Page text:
Why having a strong project scheduling technique is important
How many times have you launched into a project, only to realize halfway through you forgot a step? Or, a roadblock came up, and you didn’t allocate time for the delay? Or better yet, how many times do fire-drill projects pop up that need to be done ASAP? The truth is, delays and road bumps are inevitable and the impact of a delay in one project doesn’t only affect the one project, it affects your entire workload.
Managing multiple projects on a timeline is a challenge no matter what industry you’re in. Teams that are already inundated with work, often struggle to add new projects into their workflow while allocating the right resources to ensure success.
The first step to honing in your project scheduling techniques is to power yourself up with the right project management tools. You can visualize, manage and measure resources required to complete each step of a project.
One example of such a tool? A Gantt chart. It helps you visualize your project from a timeline perspective and enables you to set dependencies between tasks. Understanding the relationship between tasks means you can identify potential bottlenecks and add in a strategic cushion to help the project sail smoothly.
And that’s only the beginning! Wrike recently released a Professional Services industry benchmark report, where they surveyed 1,000+ leaders to understand their top project management challenges. Below is a section highlighting insights — universally valuable to any industry — into how project teams can improve productivity through optimizing their project scheduling techniques.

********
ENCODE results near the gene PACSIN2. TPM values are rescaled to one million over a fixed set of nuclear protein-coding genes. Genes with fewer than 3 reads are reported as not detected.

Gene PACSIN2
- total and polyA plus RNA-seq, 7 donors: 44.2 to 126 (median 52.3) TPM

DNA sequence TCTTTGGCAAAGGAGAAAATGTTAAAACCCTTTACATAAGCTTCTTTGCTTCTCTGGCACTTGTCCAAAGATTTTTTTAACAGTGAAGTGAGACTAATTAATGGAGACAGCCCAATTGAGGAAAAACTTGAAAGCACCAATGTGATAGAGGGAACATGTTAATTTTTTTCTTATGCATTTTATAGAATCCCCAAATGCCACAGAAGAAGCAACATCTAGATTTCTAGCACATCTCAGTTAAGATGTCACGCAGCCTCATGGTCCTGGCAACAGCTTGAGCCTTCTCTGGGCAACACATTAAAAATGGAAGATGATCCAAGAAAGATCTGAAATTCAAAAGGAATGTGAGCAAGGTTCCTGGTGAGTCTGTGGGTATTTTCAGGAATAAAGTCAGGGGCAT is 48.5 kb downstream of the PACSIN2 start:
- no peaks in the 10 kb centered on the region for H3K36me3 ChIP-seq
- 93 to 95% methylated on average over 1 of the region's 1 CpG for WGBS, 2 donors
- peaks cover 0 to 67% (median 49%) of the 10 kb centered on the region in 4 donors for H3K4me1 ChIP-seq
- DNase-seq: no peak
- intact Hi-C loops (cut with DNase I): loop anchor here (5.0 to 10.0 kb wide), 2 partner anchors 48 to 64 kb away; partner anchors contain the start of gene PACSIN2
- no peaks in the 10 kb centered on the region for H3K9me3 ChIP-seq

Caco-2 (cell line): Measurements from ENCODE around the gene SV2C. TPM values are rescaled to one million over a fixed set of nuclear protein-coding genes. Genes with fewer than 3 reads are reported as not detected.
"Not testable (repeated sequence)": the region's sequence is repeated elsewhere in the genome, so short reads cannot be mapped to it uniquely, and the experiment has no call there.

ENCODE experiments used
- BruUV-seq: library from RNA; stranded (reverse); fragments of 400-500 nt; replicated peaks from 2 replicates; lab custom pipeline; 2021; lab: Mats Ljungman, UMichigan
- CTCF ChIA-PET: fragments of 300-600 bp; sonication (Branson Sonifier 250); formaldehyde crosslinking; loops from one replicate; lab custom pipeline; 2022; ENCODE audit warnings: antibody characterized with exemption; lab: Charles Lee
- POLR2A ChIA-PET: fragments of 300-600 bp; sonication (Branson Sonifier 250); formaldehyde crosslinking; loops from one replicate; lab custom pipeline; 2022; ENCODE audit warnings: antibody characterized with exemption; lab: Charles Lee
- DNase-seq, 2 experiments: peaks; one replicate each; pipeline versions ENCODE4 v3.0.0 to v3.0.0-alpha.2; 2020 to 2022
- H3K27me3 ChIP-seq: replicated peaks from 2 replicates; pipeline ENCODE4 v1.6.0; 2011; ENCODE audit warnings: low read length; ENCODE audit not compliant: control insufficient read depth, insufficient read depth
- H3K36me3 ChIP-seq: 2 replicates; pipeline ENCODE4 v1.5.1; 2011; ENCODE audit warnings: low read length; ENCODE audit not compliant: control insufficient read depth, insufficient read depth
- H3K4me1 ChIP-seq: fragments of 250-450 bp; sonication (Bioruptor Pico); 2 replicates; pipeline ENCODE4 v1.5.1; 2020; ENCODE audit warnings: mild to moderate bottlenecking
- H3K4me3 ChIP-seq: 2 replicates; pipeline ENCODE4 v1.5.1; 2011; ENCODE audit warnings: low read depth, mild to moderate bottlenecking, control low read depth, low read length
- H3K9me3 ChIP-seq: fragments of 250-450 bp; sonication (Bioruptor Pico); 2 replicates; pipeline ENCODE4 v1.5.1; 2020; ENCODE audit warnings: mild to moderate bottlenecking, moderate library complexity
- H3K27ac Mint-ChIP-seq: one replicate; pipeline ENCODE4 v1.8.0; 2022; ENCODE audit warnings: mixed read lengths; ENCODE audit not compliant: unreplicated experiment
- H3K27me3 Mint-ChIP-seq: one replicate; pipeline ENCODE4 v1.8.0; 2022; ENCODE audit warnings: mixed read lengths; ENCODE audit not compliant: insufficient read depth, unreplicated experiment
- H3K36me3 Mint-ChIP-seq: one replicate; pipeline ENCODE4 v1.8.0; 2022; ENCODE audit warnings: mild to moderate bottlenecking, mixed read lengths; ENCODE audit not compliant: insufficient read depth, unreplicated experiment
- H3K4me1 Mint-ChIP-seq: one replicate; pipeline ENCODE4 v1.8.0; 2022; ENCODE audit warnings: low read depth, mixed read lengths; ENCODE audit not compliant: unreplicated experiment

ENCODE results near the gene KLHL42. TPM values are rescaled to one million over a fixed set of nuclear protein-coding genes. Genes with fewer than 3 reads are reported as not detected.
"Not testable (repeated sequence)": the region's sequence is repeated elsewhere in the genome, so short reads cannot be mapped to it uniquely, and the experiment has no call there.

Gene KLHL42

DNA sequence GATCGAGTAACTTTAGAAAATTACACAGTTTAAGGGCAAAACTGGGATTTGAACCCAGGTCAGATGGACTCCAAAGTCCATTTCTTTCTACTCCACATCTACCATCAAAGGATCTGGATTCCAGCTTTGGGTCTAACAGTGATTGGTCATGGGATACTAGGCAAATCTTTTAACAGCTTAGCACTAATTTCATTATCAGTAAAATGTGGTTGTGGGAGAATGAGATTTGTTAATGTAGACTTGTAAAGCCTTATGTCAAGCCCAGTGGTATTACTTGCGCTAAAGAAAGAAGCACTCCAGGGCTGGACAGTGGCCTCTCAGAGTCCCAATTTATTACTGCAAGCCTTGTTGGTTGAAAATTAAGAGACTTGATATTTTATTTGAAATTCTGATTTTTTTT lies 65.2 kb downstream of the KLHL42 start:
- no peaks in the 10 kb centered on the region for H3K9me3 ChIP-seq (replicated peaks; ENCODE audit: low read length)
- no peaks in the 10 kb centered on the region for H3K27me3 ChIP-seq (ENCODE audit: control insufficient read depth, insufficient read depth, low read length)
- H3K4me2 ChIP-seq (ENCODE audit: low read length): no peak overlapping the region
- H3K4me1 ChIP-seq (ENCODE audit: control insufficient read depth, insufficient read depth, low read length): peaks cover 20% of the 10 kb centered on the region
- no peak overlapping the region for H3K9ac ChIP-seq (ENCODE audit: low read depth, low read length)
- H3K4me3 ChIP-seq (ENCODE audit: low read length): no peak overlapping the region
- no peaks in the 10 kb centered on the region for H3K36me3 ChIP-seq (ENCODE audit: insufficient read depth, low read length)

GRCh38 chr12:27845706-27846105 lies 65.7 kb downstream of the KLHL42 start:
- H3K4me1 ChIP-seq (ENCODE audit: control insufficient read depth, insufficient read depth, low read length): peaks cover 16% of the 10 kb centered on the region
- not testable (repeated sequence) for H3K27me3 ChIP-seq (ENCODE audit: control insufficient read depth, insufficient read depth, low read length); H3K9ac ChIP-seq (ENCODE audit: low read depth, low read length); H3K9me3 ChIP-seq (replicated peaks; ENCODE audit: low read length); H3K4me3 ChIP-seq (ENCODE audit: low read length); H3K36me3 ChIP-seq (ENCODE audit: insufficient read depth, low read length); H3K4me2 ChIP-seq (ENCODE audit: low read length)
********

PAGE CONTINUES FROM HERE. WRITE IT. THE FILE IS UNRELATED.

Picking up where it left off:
Project scheduling techniques for professional services: an industry benchmark survey report.
One industry in particular that needs to master project scheduling techniques is the professional services industry. Thanks to technology, this industry is booming. According to the Professional Services Market Global Report, it’s forecasted to grow by 5.4% by 2020, reaching almost $5 trillion. The rise of work opportunity entices more competition into the arena. Businesses need to find ways to differentiate themselves and become scaleable to grow in the growing market. One of the best ways to do that is by optimizing your inbound project scheduling workflow.
Professional services teams can no longer rely solely on being highly skilled in their field. Beyond managing multiple projects and clients effectively, today’s professionals need tools to help them seamlessly take on new customers while providing a world-class experience. This includes being able to easily track billable hours and translate that time into measurable value.
Key areas of opportunity for professional services
The survey identified three key areas of opportunity for professional service companies. Focusing on these three areas improves customer retention, employee happiness, and boost scalability for your organization:
- Project scheduling and resource allocation
- Aligned processes that optimize collaboration
- Visibility into project status and progress
To stay at the forefront of innovation, team members need to understand how to benchmark and overcome these leading industry obstacles. In the report, Wrike covers all three, but here, we'll highlight the first critical point: Project scheduling and resource allocation.
Project scheduling and resource management
Most professional services teams can relate: You win a client and dive right into their first project. You know exactly what they want, everyone is aligned on the scope, and the plan is moving along seamlessly — until you get halfway through and discover you each had different visions and expectations.